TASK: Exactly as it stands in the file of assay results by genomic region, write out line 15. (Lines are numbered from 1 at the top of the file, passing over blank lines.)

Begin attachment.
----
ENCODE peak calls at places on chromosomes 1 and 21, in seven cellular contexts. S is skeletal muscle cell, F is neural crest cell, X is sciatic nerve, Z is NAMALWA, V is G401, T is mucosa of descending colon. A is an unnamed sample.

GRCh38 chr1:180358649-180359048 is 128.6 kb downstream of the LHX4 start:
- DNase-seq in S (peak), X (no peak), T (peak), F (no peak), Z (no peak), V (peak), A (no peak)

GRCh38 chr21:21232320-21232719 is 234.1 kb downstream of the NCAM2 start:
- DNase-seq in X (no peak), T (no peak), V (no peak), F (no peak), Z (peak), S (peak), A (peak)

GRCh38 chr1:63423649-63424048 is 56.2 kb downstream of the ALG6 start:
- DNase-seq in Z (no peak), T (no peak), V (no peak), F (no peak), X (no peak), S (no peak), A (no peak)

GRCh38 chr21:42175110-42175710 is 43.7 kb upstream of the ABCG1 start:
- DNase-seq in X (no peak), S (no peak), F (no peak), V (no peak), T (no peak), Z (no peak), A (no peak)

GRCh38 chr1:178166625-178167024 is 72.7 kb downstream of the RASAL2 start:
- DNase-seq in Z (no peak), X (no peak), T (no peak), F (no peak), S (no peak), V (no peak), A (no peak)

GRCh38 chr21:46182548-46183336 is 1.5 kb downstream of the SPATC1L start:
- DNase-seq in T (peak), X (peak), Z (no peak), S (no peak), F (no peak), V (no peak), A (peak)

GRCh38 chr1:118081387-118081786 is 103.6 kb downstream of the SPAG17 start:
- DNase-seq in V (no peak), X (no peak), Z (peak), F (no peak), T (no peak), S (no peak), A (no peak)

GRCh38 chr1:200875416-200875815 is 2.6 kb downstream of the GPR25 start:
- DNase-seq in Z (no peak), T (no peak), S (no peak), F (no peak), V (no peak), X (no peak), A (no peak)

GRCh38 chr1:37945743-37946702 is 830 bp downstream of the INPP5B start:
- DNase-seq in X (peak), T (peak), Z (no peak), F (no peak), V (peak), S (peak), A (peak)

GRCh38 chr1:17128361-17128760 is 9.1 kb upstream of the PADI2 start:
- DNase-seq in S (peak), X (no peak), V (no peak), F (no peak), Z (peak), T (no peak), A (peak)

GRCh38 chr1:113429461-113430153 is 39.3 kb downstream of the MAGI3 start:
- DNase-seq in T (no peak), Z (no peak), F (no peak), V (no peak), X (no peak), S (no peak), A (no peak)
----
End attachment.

- DNase-seq in V (no peak), X (no peak), Z (peak), F (no peak), T (no peak), S (no peak), A (no peak)